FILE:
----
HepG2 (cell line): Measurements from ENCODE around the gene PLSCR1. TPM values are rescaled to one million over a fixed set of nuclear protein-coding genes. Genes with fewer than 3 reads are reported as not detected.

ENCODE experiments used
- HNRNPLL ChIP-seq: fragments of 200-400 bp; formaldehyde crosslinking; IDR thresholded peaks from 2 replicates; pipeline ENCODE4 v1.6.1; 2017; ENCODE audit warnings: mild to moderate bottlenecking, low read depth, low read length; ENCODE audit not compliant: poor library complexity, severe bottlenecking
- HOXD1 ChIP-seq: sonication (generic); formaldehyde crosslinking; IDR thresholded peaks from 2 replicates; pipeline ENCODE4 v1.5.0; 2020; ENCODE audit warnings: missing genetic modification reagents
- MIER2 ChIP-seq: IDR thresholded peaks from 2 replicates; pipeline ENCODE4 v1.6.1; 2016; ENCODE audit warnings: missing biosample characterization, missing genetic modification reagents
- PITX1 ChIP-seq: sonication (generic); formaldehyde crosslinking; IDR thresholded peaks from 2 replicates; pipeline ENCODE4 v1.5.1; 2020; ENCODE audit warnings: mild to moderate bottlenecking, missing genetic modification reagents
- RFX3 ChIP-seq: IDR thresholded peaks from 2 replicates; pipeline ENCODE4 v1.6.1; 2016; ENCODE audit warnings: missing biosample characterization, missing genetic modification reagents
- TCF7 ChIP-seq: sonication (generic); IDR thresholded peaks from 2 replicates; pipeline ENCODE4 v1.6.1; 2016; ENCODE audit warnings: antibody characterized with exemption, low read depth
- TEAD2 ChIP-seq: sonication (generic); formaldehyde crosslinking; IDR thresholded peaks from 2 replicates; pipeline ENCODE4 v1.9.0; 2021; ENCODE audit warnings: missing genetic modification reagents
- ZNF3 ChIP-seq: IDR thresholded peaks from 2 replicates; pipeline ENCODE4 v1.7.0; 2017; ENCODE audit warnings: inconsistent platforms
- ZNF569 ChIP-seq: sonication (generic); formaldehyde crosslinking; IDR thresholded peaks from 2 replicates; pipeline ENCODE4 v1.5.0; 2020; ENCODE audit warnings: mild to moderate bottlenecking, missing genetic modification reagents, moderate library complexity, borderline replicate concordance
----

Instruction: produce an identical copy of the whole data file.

HepG2 (cell line): Measurements from ENCODE around the gene PLSCR1. TPM values are rescaled to one million over a fixed set of nuclear protein-coding genes. Genes with fewer than 3 reads are reported as not detected.

ENCODE experiments used
- HNRNPLL ChIP-seq: fragments of 200-400 bp; formaldehyde crosslinking; IDR thresholded peaks from 2 replicates; pipeline ENCODE4 v1.6.1; 2017; ENCODE audit warnings: mild to moderate bottlenecking, low read depth, low read length; ENCODE audit not compliant: poor library complexity, severe bottlenecking
- HOXD1 ChIP-seq: sonication (generic); formaldehyde crosslinking; IDR thresholded peaks from 2 replicates; pipeline ENCODE4 v1.5.0; 2020; ENCODE audit warnings: missing genetic modification reagents
- MIER2 ChIP-seq: IDR thresholded peaks from 2 replicates; pipeline ENCODE4 v1.6.1; 2016; ENCODE audit warnings: missing biosample characterization, missing genetic modification reagents
- PITX1 ChIP-seq: sonication (generic); formaldehyde crosslinking; IDR thresholded peaks from 2 replicates; pipeline ENCODE4 v1.5.1; 2020; ENCODE audit warnings: mild to moderate bottlenecking, missing genetic modification reagents
- RFX3 ChIP-seq: IDR thresholded peaks from 2 replicates; pipeline ENCODE4 v1.6.1; 2016; ENCODE audit warnings: missing biosample characterization, missing genetic modification reagents
- TCF7 ChIP-seq: sonication (generic); IDR thresholded peaks from 2 replicates; pipeline ENCODE4 v1.6.1; 2016; ENCODE audit warnings: antibody characterized with exemption, low read depth
- TEAD2 ChIP-seq: sonication (generic); formaldehyde crosslinking; IDR thresholded peaks from 2 replicates; pipeline ENCODE4 v1.9.0; 2021; ENCODE audit warnings: missing genetic modification reagents
- ZNF3 ChIP-seq: IDR thresholded peaks from 2 replicates; pipeline ENCODE4 v1.7.0; 2017; ENCODE audit warnings: inconsistent platforms
- ZNF569 ChIP-seq: sonication (generic); formaldehyde crosslinking; IDR thresholded peaks from 2 replicates; pipeline ENCODE4 v1.5.0; 2020; ENCODE audit warnings: mild to moderate bottlenecking, missing genetic modification reagents, moderate library complexity, borderline replicate concordance